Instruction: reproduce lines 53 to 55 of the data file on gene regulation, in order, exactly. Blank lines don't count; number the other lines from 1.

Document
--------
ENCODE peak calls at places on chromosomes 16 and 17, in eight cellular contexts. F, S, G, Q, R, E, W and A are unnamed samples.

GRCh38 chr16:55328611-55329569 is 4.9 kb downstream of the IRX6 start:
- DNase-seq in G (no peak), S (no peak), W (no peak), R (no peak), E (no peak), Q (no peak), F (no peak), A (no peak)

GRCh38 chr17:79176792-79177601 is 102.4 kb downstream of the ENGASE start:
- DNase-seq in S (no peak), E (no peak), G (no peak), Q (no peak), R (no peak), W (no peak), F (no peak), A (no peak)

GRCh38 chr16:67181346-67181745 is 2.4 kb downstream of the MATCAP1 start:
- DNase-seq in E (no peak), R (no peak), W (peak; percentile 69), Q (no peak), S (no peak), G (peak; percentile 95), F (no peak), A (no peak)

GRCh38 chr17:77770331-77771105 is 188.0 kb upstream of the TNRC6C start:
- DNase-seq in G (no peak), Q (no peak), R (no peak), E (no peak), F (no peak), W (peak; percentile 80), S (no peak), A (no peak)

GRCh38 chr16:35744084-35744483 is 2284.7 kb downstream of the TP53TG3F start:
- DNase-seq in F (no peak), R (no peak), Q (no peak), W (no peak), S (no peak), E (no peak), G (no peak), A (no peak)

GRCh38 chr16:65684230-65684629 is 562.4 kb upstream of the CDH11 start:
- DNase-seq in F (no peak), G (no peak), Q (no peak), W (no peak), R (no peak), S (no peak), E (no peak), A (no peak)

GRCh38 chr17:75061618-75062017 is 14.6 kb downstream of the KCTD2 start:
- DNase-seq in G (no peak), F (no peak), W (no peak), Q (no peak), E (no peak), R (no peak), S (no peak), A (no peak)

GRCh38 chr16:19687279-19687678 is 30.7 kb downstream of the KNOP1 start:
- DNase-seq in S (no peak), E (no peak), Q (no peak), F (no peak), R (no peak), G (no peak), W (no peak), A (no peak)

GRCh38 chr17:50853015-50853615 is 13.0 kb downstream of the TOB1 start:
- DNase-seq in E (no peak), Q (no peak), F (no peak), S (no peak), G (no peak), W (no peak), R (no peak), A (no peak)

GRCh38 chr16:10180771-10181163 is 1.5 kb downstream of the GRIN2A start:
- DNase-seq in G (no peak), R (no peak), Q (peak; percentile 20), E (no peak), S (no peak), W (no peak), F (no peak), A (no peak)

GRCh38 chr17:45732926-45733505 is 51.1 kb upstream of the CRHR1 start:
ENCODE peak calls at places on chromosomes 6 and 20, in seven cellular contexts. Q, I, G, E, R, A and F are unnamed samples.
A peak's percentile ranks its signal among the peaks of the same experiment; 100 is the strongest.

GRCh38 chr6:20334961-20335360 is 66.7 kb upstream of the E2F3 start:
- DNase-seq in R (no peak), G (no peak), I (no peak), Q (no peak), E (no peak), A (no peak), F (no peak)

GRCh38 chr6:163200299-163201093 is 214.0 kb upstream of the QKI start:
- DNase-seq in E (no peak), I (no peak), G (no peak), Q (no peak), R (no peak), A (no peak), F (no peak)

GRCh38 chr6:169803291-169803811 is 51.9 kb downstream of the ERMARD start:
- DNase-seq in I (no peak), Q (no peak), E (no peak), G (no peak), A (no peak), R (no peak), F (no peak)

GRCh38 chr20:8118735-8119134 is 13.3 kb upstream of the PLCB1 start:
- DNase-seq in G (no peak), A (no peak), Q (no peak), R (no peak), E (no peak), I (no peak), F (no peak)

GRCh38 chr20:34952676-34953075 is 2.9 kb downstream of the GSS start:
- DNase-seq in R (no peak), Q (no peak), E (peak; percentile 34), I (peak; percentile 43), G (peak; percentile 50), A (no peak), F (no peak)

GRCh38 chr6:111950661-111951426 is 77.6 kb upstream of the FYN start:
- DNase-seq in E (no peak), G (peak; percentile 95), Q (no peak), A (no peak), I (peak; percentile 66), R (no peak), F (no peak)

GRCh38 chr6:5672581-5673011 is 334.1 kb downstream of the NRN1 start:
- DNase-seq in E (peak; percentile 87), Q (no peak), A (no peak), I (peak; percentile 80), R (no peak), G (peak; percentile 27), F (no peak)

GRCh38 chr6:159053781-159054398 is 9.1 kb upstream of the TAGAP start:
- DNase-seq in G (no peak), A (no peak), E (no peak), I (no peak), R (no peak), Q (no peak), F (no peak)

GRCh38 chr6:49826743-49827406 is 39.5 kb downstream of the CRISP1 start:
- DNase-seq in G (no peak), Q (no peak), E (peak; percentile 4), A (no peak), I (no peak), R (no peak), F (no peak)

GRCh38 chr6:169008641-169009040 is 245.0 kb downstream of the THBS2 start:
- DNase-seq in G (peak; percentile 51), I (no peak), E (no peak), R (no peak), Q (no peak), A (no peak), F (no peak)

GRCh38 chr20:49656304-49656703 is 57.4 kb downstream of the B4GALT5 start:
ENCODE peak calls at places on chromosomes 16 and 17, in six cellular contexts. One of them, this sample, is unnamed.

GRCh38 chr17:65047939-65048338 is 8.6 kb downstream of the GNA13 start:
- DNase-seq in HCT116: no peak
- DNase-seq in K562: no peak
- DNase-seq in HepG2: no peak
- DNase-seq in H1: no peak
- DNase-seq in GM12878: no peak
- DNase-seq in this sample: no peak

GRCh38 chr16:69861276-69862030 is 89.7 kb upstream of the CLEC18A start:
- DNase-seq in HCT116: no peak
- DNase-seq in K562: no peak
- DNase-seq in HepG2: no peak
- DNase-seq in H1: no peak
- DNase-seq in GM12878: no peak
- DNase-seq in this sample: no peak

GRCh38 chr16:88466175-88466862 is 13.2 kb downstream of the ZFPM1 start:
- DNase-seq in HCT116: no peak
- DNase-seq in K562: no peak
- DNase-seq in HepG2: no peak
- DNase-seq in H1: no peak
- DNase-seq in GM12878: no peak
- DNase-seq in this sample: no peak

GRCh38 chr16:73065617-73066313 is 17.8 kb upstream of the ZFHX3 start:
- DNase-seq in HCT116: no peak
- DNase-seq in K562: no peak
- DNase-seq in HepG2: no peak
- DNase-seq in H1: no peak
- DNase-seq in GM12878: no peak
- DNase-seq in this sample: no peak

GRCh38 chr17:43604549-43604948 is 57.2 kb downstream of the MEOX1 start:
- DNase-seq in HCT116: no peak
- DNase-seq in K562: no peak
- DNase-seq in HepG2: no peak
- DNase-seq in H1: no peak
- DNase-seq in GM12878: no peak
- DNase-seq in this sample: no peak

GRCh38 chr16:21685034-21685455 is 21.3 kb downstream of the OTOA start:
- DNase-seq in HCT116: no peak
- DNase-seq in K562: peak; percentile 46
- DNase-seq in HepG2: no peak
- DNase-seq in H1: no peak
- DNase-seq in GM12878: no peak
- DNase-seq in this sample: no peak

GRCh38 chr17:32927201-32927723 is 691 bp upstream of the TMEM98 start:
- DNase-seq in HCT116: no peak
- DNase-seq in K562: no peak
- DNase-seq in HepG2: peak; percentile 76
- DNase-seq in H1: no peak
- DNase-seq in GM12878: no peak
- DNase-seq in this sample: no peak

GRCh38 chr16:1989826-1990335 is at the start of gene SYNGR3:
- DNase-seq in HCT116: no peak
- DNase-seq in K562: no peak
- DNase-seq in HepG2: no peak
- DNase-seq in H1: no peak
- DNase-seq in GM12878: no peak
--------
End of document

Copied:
- DNase-seq in this sample: no peak

GRCh38 chr16:69861276-69862030 is 89.7 kb upstream of the CLEC18A start:
- DNase-seq in HCT116: no peak